China as an energy consumer

Background

China is the world's most populous country and the second largest energy consumer behind the United States. Rising oil demand and imports have made China a significant factor in world oil markets.

China is the world's most populous country and has a rapidly growing economy. China's real gross domestic product (GDP) is estimated to have grown at about 9 percent in 2008, while the country has registered average growth of 10 percent between 2000 and 2008. The recent global financial crisis has caused China's GDP to slow from highs of 13 percent in 2007, to 6.1 percent in the first quarter of 2009 (measured against Q1 2008), the lowest quarterly rate in 10 years. Most analysts predict growth of less than the government's target of 8 percent for 2009 as a whole; however, the second quarter 2009 rebounded somewhat and grew at 7.9 percent year over year according to the Chinese government. China's recent 4-trillion yuan ($586 billion) economic stimulus package, launched in November 2008, is focused on boosting China's domestic consumption (currently about a third of real GDP) and fixed asset investment, as well as improving industry value chains and energy conservation in order to decrease dependence on an export-driven economy. Using various measures such as tax reductions, rebates, fiscal subsidies, greater access to credit, and direct government expenditures, China is targeting almost all sectors of the economy: real estate/construction, transportation and power infrastructure, agriculture, social services, heavy and light industry, Sichuan earthquake reconstruction, technology advancement, and rural development. In light of the government's goals for energy security and energy efficiency, China is using its stimulus package through vehicles such as tax breaks, advantageous lending rates, and a foreign exchange fund to encourage state-owned oil companies to expand upstream investments abroad, increase downstream refining capacity, and augment crude and oil product stockpiles. Analysts anticipate the fiscal stimulus will translate into economic development in the second half of 2009 and 2010 and generate at least a moderate increase of domestic consumption including demand for energy commodities.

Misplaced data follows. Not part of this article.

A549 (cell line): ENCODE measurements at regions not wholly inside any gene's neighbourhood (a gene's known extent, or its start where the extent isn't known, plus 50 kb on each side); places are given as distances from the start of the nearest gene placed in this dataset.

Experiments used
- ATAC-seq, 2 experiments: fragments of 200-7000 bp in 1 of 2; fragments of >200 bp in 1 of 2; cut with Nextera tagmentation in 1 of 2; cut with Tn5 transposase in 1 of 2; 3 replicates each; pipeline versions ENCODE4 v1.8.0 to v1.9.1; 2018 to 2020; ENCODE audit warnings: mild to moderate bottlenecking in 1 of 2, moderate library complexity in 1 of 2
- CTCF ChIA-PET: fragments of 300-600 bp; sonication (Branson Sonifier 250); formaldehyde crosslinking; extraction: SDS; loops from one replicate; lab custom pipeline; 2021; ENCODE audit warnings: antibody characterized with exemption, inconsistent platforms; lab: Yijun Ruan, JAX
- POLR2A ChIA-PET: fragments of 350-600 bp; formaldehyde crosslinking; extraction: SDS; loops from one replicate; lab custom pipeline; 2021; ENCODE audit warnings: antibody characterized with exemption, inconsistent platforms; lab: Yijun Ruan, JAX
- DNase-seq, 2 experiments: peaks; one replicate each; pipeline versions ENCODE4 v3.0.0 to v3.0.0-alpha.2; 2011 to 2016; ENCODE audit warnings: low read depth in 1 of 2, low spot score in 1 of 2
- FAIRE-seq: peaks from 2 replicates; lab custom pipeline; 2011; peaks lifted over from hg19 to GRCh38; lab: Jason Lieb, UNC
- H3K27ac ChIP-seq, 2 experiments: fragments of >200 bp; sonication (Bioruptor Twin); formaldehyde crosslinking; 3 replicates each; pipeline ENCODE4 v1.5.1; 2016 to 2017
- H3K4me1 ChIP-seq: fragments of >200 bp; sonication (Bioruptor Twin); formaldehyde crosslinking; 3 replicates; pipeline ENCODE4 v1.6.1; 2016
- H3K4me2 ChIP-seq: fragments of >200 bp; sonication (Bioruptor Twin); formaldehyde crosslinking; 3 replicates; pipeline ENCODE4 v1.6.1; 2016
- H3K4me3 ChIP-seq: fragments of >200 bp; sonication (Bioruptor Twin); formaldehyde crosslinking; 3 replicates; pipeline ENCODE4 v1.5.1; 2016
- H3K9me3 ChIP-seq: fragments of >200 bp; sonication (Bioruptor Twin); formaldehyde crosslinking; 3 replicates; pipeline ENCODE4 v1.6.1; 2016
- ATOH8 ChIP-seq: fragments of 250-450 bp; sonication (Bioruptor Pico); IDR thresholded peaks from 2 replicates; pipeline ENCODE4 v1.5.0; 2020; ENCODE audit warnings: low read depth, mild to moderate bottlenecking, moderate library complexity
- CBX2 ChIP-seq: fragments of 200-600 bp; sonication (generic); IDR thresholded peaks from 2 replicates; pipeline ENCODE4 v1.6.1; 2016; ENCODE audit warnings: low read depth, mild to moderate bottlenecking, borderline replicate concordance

Despite the economic slowdown in exports and domestic demand in the past year, China's demand for energy remains high. China has emerged from being a net oil exporter in the early 1990s to become the world's third-largest net importer of oil in 2006. Natural gas usage in China has also increased rapidly in recent years, and China has looked to raise natural gas imports via pipeline and liquefied natural gas (LNG). China is also the world's largest producer and consumer of coal, an important factor in world energy markets.

Coal supplied the vast majority (70 percent) of China's total energy consumption requirements in 2006. Oil is the second-largest source, accounting for 20 percent of the country's total energy consumption. While China has made an effort to diversify its energy supplies, hydroelectric sources (6 percent), natural gas (3 percent), and nuclear power (1 percent) account for relatively small amounts of China's energy consumption mix.